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A couple weeks ago, I wrote a post about how evaluation (think grades, performance reviews, social media “likes” and so on) impacts the quality of our work. If you are doing work that is judged in some way, it’s so important to understand this research. 

The core finding is this:

A host of studies have shown that for tasks/skills we’ve already mastered or are very good at, being judged by some kind of evaluator/observer usually boosts our performance. In short, we get even better knowing it’s game time and someone important is watching. But when we are novices at something, or with tasks we aren’t so good at, the presence of an evaluator causes us to perform worse than we would if we were simply doing the thing on our own.

We can all relate, right?

Today is the Part 2 to that post, because there is a very important additional component to this research. 

The above phenomenon – that an evaluator helps experts perform better but causes novices to perform worse – holds true across a range of activities but not all activities.

Creative work is different. With creative work, the presence of an evaluator worsens performance for almost everyone – whether they are skilled at the craft involved or not.*

Let’s slow down to really take that in: with creative work, the presence of an evaluator worsens performance for almost everyone – whether they are skilled at the craft involved or not.

This is why, I think, so many of the authors and artists that keep creating, over the long-term, talk about not reading their own reviews. 

This is why graduate MFA programs, where evaluation happens constantly, often destroy their students’ creativity and creative confidence.

This is why writing a dissertation or a thesis while getting critical feedback from advisors along the way can be so darn hard, and why writer’s block in these processes is so common.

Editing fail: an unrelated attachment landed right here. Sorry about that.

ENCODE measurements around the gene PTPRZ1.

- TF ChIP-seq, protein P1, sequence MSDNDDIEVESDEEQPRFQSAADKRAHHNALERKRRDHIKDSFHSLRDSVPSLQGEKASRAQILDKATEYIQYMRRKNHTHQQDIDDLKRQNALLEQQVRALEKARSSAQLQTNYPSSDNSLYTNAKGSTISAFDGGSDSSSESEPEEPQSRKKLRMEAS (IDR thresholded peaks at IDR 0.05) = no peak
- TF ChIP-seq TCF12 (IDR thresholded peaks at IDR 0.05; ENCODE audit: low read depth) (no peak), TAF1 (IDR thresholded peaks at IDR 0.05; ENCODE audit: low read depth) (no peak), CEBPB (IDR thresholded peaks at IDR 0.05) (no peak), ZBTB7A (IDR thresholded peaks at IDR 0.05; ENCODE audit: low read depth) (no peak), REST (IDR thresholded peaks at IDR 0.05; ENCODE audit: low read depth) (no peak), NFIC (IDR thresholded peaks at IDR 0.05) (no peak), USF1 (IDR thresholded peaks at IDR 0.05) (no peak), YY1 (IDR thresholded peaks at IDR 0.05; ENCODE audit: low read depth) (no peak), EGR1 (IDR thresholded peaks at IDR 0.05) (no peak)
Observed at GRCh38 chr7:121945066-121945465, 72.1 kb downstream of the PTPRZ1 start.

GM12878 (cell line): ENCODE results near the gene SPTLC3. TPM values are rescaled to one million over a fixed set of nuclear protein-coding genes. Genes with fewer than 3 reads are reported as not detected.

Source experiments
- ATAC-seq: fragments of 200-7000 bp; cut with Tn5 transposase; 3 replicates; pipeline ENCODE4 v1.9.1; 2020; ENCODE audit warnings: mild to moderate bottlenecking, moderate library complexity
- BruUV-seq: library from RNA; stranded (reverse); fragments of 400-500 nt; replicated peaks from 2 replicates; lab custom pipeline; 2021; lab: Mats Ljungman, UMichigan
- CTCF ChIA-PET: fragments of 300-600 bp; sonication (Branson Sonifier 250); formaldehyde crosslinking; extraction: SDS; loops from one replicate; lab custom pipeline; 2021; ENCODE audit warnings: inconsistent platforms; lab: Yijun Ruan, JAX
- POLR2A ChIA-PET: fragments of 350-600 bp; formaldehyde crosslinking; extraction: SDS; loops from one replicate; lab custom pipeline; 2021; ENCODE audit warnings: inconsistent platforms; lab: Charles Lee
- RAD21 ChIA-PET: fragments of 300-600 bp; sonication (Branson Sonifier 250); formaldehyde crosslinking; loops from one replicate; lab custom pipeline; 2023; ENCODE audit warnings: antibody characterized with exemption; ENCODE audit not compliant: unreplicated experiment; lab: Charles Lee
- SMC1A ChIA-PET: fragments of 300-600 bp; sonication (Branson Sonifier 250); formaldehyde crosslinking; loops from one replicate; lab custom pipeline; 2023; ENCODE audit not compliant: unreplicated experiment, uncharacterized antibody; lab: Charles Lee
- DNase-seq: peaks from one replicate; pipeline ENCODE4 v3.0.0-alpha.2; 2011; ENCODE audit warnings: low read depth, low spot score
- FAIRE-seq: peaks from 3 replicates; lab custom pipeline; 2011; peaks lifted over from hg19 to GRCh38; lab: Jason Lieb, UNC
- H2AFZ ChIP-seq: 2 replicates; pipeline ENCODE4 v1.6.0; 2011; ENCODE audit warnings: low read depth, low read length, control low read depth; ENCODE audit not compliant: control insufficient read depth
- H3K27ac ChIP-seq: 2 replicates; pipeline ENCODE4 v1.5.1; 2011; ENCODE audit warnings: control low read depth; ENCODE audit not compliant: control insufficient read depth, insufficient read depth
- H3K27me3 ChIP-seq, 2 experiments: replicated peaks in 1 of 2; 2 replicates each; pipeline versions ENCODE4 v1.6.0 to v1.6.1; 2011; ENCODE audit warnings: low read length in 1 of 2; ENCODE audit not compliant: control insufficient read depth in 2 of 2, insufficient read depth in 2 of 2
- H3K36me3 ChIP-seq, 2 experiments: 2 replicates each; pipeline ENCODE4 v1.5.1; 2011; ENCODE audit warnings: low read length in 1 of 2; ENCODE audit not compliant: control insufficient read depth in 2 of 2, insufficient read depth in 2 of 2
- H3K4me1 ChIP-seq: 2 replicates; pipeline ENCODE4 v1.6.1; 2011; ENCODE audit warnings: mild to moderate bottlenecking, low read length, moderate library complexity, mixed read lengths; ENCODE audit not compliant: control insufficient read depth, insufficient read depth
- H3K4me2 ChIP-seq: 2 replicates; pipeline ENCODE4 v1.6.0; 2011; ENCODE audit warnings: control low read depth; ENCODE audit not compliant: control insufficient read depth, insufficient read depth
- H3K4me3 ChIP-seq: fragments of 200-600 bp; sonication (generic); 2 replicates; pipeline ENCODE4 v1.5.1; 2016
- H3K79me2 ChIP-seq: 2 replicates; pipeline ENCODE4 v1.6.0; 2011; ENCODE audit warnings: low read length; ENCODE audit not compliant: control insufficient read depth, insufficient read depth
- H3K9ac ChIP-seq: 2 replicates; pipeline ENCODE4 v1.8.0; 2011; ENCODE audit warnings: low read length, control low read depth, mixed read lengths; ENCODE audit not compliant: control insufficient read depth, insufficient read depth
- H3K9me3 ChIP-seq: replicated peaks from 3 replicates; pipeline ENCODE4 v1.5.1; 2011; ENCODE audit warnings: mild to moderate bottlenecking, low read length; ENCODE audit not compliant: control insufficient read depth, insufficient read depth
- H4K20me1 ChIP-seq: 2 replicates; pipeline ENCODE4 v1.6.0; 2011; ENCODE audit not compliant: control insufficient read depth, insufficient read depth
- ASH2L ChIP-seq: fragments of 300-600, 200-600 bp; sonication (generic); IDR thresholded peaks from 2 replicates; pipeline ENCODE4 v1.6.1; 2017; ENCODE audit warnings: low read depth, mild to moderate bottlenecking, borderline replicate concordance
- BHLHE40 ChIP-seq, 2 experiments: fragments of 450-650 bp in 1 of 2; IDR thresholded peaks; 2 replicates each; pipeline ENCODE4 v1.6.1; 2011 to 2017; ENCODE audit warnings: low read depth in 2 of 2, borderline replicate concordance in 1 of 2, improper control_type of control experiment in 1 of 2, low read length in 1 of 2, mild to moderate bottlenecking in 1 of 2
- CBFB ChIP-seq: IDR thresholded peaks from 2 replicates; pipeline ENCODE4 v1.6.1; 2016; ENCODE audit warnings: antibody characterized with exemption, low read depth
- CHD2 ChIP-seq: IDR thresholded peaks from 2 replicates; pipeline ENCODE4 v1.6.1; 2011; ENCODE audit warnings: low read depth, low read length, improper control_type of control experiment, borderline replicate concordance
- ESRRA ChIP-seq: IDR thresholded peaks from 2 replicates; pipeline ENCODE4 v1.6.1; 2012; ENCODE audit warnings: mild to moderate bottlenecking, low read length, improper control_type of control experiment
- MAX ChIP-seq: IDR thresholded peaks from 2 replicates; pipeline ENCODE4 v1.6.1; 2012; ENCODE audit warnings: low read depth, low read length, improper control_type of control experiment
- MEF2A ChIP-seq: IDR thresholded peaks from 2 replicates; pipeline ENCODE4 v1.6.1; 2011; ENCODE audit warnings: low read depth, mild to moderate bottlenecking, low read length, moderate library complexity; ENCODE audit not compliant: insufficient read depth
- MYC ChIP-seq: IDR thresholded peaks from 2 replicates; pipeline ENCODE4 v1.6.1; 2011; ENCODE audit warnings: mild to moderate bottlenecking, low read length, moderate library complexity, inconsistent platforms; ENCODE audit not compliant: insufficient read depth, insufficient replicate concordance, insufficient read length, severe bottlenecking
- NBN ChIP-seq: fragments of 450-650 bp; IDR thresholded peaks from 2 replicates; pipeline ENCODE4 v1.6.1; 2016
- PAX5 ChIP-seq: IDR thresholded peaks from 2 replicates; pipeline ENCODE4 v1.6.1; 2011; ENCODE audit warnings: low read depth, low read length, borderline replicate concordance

This is why you often see more talent and creativity in the opening episode of any competition reality show (think of the dancing, singing, cooking, and design ones) than you do in the finals. All that evaluation throughout the weeks of the show has worsened the creative output of the contestants, rather than improved it.

You might not be on The Voice this season, but what about for you? What is the creative work you do in your career, and how might evaluation be impacting it?

And what can we do about this? There are three strategies we can use to counter evaluation’s negative effects on our creative work:

  1. Buffer yourself from evaluation
  2. Quiet the evaluator in your mind
  3. Take evaluation less seriously

Let’s talk a little bit about each.

1. Buffer Yourself from Evaluation

Where you can, set boundaries around your creative work, so that it is protected from unhelpful evaluations. Depending on your unique context, this might look like not reading your audience’s reviews of your work, or waiting until you are further along with a project to get evaluative feedback. It might look like seeking out learning environments where the emphasis is more on practicing the craft than on getting feedback or evaluations.

It’s of course not always possible (or necessary) to entirely buffer your creative work from evaluators, and strategy #3 below is about how to receive the feedback we do get. But we can all brainstorm ways to do this to some extent, and to protect our creative process at the stages when we feel it most needs protection. We can also think about the *who* – whose feedback has proven to be genuinely constructive for our creative process, and whose has not?

And by the way, if we aren’t receiving as much judgment on our work, how else can we improve it?

We can learn from what a teacher or expert models for us.

We can develop skills from our own consistent practice at something.

We can use natural feedback loops that come not from an evaluator but from the work itself. I watch my son figure out why his tower of blocks fell down and then he’ll try a new way to build it. He’ll attempt one way to climb up on a chair and then another approach if the first doesn’t work. In many domains, we can look at the data right in front of us about what caused our work to fail or succeed and learn from it.